Before rolling up our sleeves and getting stuck into creating our own little green oasis, the Derek Jarman Pocket Garden at Manchester Art Gallery, we took the opportunity to visit some green spaces in and around Manchester. Our visits included places reflecting the LGBTQ+ community’s struggle for recognition and rights as well as places offering a much needed breathing space within our city along with hope for the future of our environment.
Our first visit at the end of May was quite momentous as we were able to meet each other in person for the first time. After months of Zoom meetings due to the pandemic restrictions, it was fun to see if our game of ‘guess the height’ of everyone proved to be correct!
We met at Sackville Gardens, which seemed the best place to start as one of the most well-known green spaces in the city linked to the LGBTQ+ community.
Alan Turing statue & Transgender memorial
Apart from enjoying the peaceful green space, we took our time to admire the very first statue and memorial for Alan Turing and to reflect on the National Transgender Remembrance Memorial, and the Beacon of Hope Memorial. We also visited the communal garden at the Grade II listed building Victoria Square in Ancoats, which was the first municipal housing built in Manchester in 1894 and now houses around 170 older people. Peter, who is a resident at Victoria Square, showed us round and told us the story of the late Dame Gracy, their gardener for several years (view a film about them made by Northwards Housing here).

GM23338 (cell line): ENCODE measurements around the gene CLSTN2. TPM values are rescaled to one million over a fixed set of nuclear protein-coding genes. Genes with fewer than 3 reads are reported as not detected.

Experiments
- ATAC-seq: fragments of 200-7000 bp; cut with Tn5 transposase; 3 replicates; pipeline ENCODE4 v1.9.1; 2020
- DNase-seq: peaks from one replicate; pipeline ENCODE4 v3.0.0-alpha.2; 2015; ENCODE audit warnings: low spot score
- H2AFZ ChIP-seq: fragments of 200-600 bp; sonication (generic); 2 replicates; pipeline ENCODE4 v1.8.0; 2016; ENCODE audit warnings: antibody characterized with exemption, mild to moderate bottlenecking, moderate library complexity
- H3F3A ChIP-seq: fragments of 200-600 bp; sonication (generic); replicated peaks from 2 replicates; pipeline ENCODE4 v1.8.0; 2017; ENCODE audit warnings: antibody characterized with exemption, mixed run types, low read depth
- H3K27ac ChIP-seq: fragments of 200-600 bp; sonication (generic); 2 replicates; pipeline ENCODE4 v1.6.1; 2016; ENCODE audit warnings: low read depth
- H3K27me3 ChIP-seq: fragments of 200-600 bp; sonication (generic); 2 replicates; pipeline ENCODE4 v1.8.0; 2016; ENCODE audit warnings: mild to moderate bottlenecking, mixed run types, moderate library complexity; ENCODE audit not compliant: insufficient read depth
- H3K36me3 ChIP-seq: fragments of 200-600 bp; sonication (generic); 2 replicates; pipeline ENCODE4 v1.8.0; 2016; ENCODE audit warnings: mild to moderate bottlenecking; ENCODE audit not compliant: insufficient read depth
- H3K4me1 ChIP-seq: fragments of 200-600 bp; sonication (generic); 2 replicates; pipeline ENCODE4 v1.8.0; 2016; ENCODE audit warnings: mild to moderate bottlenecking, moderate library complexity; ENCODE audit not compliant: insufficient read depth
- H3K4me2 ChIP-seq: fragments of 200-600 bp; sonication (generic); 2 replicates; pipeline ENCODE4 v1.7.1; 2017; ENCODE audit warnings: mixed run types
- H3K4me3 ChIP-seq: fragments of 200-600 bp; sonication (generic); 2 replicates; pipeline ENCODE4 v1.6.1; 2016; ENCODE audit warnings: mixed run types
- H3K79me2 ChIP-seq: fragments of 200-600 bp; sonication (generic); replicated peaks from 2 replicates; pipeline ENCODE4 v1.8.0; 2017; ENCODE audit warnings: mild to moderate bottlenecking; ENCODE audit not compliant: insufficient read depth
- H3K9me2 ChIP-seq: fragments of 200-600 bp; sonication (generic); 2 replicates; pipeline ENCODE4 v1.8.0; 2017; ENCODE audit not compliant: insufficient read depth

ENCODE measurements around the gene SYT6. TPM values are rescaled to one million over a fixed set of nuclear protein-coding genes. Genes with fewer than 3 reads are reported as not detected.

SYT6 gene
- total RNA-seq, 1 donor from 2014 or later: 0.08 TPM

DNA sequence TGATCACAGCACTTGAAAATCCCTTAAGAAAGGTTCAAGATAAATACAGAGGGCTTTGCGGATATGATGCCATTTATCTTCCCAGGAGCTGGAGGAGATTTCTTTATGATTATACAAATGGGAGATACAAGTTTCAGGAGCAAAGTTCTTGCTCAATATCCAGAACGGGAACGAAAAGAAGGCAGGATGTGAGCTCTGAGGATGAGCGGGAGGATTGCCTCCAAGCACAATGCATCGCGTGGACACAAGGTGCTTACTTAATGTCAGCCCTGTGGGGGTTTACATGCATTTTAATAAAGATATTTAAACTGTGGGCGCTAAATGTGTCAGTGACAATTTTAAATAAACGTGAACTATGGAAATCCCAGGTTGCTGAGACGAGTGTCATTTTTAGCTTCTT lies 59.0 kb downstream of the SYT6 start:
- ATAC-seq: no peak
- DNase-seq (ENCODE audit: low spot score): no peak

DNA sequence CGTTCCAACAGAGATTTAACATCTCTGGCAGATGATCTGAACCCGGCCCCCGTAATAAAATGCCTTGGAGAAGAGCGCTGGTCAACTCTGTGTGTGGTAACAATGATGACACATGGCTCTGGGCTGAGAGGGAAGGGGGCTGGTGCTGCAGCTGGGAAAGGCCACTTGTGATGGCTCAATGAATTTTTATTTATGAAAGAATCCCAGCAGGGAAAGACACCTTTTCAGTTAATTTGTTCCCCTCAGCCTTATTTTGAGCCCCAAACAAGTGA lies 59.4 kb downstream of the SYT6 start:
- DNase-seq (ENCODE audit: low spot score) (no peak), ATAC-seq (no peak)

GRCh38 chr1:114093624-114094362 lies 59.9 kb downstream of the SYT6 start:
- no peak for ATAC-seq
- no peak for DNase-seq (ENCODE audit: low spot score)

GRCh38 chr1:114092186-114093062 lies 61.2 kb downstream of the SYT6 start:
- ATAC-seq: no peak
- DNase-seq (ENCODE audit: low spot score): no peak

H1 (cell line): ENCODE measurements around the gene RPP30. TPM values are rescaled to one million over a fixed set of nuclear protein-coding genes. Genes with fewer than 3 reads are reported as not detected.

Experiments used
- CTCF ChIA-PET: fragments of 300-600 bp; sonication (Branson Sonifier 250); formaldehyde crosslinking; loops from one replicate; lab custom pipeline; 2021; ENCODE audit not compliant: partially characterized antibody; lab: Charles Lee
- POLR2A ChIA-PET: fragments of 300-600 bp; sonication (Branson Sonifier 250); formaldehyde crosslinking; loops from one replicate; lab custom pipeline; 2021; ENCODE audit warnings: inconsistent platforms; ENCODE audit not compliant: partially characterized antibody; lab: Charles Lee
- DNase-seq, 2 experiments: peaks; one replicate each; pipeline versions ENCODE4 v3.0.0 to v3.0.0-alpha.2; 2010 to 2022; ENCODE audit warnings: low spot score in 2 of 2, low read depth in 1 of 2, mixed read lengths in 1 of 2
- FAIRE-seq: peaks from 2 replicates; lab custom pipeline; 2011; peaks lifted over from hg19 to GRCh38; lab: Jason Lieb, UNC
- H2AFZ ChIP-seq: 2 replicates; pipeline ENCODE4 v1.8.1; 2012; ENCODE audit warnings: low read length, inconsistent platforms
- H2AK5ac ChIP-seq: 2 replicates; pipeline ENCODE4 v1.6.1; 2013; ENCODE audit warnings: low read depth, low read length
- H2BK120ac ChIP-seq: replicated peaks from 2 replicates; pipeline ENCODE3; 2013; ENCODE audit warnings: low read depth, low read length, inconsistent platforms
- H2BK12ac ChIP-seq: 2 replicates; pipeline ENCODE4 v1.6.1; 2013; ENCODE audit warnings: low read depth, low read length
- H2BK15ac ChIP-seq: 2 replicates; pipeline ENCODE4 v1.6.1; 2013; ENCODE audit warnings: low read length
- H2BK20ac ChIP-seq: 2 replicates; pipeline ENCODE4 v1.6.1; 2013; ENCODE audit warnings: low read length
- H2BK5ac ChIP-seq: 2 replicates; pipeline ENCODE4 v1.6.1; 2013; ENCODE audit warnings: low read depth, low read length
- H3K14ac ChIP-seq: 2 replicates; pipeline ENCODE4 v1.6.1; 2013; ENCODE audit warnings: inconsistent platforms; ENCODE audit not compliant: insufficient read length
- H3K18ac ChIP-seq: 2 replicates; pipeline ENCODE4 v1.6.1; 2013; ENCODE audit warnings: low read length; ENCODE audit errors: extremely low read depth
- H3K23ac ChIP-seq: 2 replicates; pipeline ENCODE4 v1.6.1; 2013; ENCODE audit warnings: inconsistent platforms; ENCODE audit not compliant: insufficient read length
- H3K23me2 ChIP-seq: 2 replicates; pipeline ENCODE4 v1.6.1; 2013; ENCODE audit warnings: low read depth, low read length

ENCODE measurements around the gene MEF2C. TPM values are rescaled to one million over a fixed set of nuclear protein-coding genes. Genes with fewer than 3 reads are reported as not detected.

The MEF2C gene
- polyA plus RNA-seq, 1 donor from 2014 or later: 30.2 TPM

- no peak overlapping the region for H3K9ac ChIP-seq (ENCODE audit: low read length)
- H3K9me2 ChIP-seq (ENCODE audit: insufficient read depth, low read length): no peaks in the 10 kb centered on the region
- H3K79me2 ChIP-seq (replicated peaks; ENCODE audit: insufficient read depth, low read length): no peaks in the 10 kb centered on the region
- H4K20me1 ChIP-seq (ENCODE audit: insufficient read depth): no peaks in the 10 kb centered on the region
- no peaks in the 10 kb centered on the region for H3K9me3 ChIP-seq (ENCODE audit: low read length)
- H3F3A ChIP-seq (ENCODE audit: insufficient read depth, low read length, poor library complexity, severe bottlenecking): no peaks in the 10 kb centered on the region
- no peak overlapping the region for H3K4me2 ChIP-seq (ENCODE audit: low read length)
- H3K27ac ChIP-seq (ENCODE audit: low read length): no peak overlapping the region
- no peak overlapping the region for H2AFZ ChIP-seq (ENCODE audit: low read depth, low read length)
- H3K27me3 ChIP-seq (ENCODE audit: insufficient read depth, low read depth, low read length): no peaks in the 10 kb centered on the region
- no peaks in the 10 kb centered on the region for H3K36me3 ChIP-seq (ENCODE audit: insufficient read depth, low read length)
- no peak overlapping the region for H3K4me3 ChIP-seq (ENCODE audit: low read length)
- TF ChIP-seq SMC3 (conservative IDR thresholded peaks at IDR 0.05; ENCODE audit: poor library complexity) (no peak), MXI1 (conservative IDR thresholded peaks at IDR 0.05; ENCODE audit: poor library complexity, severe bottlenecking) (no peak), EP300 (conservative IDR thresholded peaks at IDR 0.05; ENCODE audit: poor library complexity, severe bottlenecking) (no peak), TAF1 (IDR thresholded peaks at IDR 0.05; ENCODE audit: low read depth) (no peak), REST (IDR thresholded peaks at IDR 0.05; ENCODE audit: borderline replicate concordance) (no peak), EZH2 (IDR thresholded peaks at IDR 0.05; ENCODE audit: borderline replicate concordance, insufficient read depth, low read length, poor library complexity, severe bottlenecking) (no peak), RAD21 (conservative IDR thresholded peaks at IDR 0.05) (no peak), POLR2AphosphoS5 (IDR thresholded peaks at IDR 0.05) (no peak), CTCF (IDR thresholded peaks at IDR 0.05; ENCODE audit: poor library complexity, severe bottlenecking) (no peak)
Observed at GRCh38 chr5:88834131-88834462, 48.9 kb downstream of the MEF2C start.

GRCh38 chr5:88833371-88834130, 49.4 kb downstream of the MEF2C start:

Whitworth Art Gallery garden
Victoria Square, Ancoats
Over the next three months, we visited a range of parks, gardens, and urban green spaces. Along the way we made new friends and contacts including the team from Exterior Architecture who showed us round their spectacular new KAMPUS communal courtyard garden near Canal Street (and will be helping us with the design of our space). After a sculpture trail around Whitworth Park, Patrick Osborn the Whitworth Art Gallery’s Head Gardener told us more about the planting and maintenance of the Whitworth’s Art Garden and Alex Bernstein Garden, designed by Chelsea Flower Show Gold winner Sarah Price. Before a sunny stroll around Peel Park (a favourite subject of Salford artist L.S. Lowry), Rosie Naylor from RHS Bridgewater and Miranda Clarke from City of Trees showed us the fantastic work the IGNITION Living Lab is undertaking at Salford University.
Derek Jarman Pocket Park group
IGNITION Living Lab, Salford University
The IGNITION Living Lab with its innovative ideas and design, got us thinking about how urban gardens not only benefit mental wellbeing but also support environmental sustainability in a time of climate emergency. As a result of this visit, and with the support of IGNITION and RHS Bridgewater, the planters for our garden will be sustainable as well as stylish!
Our final visit and showstopper of a garden was the newly opened RHS Bridgewater. We felt very privileged to be shown round by Rosie Naylor who explained how the garden had been conceived and developed as well as naming every plant! It is a truly impressive garden in so many ways – the stunning design and planting, the blend of history and horticulture and the commitment to community involvement, wellbeing and sustainability.
RHS Bridewater & Kampus
We hope our urban green adventures inspire you to get out exploring the green spaces in and around Manchester!
But back to our space outside Manchester Art Gallery….
Suitably enthused by our visits, our own little patch is cleared, weeded and ready to go! Our beautifully designed sustainable planters are being made and our green shelter is being designed as we write. We can’t wait to get our hands dirty and invite you to the Derek Jarman Pocket Park ….. watch this space!
Paul Everitt and Hazel Errey, members of the Derek Jarman Pocket Park Group
60 Marvellous Manchester Parks And Gardens To Get You Back To Nature
The Derek Jarman Pocket Park is supported by The Ministry of Housing, Communities and Local Government Pocket Parks, Pride in Ageing at the LGBT Foundation Manchester, The IGNITION Project, Royal Horticultural Society, Exterior Architecture, The Postcode Lottery Trust and Manchester Wellbeing Fund.